With the college basketball regular season nearing its conclusion, it is time to start considering which players are deserving of the biggest awards in the game. A few weeks we broke down the players to watch for the Wooden Award, given annually to the best player in college basketball. Then we examined the favorites for the Naismith Memorial Basketball Hall of Fame Position Awards. Up next is the Naismith Coach of the Year Award.

Among the 15 finalists is Washington State coach Kyle Smith, who has the Cougars on the cusp of their first March Madness bid since 2008. Can Smith follow in the paths of Jerome Tang and Ed Cooley, or will another coach makesome noise in March and take home the award?


Kyle Smith (Washington State)

Washington State was consistently good in Kyle Smith's first four years, which already was a marked improvement considering he led the Cougars to their first winning season in a decade. Year Five was supposed to be more of the same for WSU — especially considering that the Cougars lost their top four scorers in the offseason (two in the transfer portal and two to the NBA). Instead, Washington State is 21-6, at the top of the Pac-12, and coming off a regular season sweep of top-five Arizona.

The Cougs are one of the hottest teams in the country, winning 11 of their last 12 games, and they have done so thanks to the contributions of some unexpected players. Isaac Jones (15.8 PPG, 7.6 RPG) spent last year at Idaho after three years at community college. Jaylen Wells (11.8 PPG, 45.9 3P%) played his first two collegiate seasons at the DII level. And then there is Myles Rice, a class of 2021 product who had no high-major offers, redshirted his first year, then missed all of last season as he battled Hodgkin’s Lymphoma. Finally healthy, Rice is second on the team with 15.5 PPG and leads WSU with 3.7 APG.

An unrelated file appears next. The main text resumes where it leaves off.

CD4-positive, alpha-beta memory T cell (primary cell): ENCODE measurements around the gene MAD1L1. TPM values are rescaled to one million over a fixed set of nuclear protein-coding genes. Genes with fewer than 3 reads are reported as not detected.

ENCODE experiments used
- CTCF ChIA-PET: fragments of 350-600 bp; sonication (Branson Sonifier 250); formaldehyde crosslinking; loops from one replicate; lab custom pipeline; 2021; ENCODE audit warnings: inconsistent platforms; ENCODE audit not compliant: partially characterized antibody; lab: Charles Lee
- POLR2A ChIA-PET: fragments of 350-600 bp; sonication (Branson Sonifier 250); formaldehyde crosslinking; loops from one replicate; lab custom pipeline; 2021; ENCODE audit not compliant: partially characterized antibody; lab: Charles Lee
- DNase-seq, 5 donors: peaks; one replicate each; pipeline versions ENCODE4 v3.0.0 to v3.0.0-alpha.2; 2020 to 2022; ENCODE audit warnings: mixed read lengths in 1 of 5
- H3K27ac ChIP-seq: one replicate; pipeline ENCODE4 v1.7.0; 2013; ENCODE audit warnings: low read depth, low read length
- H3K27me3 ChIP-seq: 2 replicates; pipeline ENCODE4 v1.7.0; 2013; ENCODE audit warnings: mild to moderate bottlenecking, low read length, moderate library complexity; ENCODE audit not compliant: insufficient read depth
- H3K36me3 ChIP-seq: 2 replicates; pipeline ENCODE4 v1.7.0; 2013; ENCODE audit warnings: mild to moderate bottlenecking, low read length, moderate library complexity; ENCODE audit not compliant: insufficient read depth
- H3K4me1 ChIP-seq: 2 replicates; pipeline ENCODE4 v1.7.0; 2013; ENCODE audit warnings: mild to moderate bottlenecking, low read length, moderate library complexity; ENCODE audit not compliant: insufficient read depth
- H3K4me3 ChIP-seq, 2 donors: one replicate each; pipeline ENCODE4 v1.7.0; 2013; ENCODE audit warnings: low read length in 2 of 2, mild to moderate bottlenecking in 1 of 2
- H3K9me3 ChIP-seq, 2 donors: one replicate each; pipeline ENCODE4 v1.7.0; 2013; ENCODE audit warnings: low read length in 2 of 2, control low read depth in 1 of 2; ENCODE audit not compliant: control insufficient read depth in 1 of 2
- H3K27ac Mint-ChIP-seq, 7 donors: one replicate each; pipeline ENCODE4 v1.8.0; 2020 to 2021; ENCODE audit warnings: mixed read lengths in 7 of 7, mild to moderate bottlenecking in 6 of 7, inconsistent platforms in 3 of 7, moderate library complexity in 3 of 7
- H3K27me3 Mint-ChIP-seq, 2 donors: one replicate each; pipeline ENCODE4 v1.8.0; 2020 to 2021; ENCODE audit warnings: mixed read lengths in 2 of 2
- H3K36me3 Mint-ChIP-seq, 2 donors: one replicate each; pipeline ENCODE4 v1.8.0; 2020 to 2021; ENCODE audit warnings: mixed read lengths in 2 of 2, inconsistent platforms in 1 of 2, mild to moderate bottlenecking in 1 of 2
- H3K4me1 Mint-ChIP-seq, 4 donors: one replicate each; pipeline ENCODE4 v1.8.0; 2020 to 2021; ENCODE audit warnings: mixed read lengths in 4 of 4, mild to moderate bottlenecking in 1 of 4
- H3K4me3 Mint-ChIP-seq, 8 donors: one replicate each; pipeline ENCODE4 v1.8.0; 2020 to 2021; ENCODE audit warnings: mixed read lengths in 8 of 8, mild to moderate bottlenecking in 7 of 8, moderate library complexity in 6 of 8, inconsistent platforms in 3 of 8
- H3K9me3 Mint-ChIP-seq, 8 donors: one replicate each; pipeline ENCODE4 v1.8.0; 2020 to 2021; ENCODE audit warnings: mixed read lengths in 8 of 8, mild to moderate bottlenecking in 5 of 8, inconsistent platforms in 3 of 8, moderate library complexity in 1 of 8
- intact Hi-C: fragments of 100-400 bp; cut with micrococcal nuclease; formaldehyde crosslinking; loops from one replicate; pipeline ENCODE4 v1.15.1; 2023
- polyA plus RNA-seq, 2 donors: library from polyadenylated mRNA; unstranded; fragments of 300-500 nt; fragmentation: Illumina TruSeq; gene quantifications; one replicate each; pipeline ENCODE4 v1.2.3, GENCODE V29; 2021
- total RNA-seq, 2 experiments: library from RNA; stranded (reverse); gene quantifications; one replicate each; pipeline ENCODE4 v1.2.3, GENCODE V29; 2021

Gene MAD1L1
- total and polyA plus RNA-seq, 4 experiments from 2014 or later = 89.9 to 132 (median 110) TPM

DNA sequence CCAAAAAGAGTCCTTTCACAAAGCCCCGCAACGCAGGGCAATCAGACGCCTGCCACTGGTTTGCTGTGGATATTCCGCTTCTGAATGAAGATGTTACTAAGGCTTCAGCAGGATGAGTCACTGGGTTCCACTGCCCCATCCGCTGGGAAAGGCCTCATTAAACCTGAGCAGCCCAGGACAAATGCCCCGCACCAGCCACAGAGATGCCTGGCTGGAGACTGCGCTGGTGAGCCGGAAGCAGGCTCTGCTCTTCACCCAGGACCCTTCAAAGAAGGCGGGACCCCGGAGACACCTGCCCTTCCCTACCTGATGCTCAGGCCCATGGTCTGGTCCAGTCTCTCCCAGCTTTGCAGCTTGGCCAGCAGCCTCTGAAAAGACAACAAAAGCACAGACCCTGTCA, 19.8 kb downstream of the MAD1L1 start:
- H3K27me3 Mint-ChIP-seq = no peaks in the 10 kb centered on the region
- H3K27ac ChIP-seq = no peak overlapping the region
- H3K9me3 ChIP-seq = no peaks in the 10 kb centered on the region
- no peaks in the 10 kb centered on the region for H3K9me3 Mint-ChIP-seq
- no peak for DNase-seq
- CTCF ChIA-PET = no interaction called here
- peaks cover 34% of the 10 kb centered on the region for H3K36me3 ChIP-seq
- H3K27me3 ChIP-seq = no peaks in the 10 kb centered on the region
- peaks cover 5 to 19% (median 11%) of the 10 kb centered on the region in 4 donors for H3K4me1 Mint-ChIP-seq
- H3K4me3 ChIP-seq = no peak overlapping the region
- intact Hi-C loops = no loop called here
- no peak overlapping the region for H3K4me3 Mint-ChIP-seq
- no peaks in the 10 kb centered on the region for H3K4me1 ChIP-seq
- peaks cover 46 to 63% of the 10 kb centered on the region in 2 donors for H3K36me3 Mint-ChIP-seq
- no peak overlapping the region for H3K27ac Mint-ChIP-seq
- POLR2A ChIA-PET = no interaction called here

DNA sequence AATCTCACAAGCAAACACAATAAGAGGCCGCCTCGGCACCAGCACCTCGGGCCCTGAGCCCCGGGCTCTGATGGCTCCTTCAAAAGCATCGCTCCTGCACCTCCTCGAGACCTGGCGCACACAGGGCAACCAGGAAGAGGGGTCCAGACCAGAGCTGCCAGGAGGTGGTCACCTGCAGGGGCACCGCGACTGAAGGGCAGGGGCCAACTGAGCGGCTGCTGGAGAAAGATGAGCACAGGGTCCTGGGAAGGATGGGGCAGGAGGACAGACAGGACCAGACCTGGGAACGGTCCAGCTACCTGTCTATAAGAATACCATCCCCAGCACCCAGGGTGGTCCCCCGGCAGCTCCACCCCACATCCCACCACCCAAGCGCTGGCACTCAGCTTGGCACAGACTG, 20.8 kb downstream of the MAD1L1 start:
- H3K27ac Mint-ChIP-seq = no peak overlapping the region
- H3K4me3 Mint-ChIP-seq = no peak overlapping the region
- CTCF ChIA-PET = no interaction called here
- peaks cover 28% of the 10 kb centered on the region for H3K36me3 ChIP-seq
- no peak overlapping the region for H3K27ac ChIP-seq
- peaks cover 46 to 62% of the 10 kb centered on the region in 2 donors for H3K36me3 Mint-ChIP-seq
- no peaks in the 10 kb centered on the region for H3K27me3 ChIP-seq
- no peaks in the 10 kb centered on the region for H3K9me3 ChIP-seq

With Washington State essentially a lock for its first NCAA Tournament apperance since 2008 (the second-longest drought among Power Conference schools), Kyle Smith deserves a world of credit — especially considering the recent roster turnover. He is the Naismith Coach of the Year favorite.

LaMont Paris (South Carolina)

Lamont Paris paid his dues as an assistant coach, spending 20 years further down the bench before his first opportunity to lead a program. He began at the Division III level before eventually patrolling the sidelines for Akron and Wisconsin. Now, in just his second year at South Carolina, Paris has the Gamecocks among the leaders in the SEC (21-5 overall, 9-4 in the SEC) and ranked 20th in the latest AP Poll. This is even more impressive considering that this South Carolina squad won 11 games a year ago.

While South Carolina reached the Final Four in 2017, historically, the program has experienced little success. The 2017 run is the only time in the last 50 years that the Gamecocks advanced past the First Round of the NCAA Tournament, and they have just 12 20-win seasons during that span. USC is poised to wear home jerseys come March and LaMont Paris is the architect behind this turnaround.

Danny Sprinkle (Utah State)

Danny Sprinkle is the third coach in fours season for Utah State — a program that has made a habit of great coaching hires in recent years. Year One under Sprinkle was supposed to be a rebuild. Head coach Ryan Odom left for VCU and the Aggies had to replace all 10 players that scored a point last season. Sprinkle — fresh off an NCAA Tournament apperance with Montana State — brought along two of his key players in guard Darius Brown and big man Great Osobor.

Both have blossomed in the Mountain West despite the step up in competition, as USU is 22-5 and in first place in the conference (10-4 in the MWC). Brown is third in the league in assists (6.3 APG) while Osobor leads the league in rebounds and is second in scoring (17.8 PPG, 9.1 RPG). The Aggies are on pace for yet another NCAAT berth, considering that every major contributor on this team played elsewhere last season, Danny Sprinkle is among the favorites for Naismith Coach of the Year.